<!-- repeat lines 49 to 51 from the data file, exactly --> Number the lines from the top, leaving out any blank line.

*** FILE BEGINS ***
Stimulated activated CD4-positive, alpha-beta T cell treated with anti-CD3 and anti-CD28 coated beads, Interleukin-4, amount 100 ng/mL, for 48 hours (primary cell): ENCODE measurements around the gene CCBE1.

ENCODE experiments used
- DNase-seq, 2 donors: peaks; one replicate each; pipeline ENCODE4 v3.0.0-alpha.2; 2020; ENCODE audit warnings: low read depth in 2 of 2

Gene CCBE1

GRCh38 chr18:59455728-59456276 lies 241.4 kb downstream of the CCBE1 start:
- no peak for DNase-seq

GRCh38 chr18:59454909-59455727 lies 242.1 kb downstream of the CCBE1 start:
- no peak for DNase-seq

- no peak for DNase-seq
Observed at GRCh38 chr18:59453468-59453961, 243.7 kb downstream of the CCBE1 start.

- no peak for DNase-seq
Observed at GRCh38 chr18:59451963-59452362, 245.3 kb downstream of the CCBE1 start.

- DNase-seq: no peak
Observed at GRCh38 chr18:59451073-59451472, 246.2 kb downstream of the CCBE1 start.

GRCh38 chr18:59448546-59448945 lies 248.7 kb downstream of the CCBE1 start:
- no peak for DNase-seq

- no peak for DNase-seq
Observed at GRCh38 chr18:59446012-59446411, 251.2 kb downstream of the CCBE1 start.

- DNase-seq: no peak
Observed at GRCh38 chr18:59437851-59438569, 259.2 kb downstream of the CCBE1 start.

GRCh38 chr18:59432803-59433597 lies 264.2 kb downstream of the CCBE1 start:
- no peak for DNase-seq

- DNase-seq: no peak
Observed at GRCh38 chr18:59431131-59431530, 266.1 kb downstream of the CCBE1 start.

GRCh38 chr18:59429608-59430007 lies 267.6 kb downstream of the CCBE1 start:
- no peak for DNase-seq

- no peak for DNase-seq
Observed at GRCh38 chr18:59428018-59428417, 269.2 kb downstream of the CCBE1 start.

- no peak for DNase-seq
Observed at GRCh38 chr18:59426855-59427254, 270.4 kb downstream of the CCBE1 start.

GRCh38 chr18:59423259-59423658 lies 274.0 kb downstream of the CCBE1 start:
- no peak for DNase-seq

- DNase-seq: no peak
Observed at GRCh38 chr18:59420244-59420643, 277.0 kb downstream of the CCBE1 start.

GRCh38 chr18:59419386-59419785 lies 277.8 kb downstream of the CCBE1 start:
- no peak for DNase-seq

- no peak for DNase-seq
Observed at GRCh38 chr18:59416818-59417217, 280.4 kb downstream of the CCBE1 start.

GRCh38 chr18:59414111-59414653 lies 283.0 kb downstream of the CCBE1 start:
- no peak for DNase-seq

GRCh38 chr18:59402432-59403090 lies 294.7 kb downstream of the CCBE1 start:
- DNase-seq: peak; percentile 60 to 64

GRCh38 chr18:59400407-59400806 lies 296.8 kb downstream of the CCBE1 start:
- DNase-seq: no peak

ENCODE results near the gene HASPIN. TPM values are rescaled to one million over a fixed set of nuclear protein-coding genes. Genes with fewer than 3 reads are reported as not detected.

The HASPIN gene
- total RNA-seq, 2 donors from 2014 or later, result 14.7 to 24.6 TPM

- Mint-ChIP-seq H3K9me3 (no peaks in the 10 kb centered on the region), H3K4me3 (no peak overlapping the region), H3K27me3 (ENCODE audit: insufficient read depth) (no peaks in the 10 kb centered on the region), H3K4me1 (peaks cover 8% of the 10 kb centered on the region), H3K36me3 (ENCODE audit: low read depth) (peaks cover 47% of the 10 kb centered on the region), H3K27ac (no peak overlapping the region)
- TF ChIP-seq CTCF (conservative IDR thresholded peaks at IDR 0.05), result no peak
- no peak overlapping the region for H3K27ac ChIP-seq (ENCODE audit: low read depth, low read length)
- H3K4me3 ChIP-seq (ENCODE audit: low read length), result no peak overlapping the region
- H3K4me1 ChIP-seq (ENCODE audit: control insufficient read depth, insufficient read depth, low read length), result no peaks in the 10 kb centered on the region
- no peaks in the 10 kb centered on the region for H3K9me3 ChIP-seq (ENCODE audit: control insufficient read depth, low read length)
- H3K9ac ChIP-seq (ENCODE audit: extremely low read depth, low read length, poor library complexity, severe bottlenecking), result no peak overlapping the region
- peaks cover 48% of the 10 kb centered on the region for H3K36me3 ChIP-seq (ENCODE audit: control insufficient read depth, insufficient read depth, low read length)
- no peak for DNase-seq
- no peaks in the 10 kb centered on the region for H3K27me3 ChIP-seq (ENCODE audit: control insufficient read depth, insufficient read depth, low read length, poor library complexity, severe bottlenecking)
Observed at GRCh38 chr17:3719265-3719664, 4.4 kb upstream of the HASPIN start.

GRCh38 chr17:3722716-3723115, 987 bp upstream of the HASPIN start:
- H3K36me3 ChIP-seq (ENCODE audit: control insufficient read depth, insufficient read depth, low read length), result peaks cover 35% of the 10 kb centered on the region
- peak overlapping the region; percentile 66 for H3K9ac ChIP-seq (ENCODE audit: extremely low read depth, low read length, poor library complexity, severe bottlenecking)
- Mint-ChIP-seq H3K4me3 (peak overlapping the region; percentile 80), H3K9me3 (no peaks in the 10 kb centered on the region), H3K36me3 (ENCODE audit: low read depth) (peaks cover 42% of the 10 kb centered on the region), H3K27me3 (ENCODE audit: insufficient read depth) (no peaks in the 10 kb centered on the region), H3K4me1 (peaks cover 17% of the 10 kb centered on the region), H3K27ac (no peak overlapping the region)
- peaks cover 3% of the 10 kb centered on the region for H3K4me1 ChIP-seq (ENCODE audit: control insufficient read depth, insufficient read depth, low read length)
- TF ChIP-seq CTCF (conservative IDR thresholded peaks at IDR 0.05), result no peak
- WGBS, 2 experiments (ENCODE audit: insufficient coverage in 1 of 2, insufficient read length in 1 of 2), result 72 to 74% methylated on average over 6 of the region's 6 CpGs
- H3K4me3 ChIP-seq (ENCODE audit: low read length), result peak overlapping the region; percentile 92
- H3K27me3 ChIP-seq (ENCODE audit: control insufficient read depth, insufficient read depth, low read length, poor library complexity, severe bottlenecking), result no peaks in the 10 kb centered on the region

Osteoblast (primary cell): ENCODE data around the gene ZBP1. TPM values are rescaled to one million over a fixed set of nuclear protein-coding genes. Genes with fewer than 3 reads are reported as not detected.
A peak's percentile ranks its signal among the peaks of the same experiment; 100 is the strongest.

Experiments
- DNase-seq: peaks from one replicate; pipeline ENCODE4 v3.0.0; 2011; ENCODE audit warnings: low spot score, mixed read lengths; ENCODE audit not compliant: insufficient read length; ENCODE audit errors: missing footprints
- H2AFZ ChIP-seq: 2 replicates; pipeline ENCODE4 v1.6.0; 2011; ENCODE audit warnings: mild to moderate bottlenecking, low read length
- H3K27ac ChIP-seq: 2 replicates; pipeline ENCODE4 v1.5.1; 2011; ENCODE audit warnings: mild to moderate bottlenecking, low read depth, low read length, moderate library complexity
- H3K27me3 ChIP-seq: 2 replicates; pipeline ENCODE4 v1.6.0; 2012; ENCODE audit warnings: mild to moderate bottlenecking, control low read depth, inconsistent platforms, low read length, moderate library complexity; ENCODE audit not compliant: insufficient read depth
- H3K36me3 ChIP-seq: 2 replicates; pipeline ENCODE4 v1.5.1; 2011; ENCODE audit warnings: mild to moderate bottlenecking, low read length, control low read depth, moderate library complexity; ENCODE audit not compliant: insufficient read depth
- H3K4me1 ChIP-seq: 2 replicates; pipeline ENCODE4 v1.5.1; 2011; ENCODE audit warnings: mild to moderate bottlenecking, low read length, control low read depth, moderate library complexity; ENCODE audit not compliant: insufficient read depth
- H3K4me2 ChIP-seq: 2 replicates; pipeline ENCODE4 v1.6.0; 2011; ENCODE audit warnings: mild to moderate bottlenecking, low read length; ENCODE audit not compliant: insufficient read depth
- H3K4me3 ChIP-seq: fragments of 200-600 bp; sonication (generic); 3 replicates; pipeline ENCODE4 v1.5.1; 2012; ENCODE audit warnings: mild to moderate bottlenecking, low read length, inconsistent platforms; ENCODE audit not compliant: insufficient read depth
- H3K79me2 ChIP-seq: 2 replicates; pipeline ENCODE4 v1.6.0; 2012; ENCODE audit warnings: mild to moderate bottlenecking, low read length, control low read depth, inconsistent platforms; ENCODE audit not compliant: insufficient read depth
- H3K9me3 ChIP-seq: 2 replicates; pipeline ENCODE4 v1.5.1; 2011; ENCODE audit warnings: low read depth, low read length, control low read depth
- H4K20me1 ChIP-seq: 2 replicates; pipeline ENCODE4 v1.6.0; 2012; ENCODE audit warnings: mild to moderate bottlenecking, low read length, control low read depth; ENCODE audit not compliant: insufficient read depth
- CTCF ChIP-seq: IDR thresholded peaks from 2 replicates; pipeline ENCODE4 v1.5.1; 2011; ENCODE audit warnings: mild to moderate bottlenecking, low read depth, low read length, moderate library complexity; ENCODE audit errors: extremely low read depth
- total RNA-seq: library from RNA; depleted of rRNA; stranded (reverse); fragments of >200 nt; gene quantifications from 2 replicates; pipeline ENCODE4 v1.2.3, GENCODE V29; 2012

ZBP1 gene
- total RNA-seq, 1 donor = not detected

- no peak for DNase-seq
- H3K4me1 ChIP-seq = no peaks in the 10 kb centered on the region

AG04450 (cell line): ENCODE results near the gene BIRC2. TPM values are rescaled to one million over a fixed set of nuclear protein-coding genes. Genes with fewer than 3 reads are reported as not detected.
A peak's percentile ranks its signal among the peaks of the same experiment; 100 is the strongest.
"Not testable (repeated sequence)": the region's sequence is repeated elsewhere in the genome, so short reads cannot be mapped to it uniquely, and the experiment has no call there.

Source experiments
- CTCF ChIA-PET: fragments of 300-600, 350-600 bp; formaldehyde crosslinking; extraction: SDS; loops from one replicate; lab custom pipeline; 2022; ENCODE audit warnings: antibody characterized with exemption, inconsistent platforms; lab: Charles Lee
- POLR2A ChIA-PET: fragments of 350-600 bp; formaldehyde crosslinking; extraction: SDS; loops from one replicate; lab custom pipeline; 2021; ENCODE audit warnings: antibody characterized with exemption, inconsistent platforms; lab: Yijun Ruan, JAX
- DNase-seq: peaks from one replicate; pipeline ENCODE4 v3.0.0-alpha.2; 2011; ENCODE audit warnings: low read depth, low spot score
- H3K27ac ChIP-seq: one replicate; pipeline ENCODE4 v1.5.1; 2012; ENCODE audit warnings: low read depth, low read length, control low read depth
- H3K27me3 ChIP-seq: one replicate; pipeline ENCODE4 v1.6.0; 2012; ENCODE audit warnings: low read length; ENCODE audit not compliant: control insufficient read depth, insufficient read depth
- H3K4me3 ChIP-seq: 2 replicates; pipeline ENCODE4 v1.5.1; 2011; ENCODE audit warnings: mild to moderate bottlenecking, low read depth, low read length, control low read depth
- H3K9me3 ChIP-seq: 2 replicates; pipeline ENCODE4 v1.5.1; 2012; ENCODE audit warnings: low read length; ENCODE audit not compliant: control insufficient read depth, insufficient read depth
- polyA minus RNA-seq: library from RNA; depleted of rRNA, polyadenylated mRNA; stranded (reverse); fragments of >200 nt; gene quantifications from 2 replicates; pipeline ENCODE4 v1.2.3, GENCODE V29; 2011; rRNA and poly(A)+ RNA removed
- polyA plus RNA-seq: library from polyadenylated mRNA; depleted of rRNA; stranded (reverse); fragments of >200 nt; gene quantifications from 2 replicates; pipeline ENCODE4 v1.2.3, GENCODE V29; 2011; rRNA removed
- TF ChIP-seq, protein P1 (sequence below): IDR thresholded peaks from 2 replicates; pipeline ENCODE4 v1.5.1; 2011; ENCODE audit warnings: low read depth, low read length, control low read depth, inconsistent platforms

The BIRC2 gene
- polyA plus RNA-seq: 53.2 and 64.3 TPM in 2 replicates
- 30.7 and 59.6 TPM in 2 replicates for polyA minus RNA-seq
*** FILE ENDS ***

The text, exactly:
- TF ChIP-seq CTCF (conservative IDR thresholded peaks at IDR 0.05), result no peak
- no peak overlapping the region for H3K27ac ChIP-seq (ENCODE audit: low read depth, low read length)
- H3K4me3 ChIP-seq (ENCODE audit: low read length), result no peak overlapping the region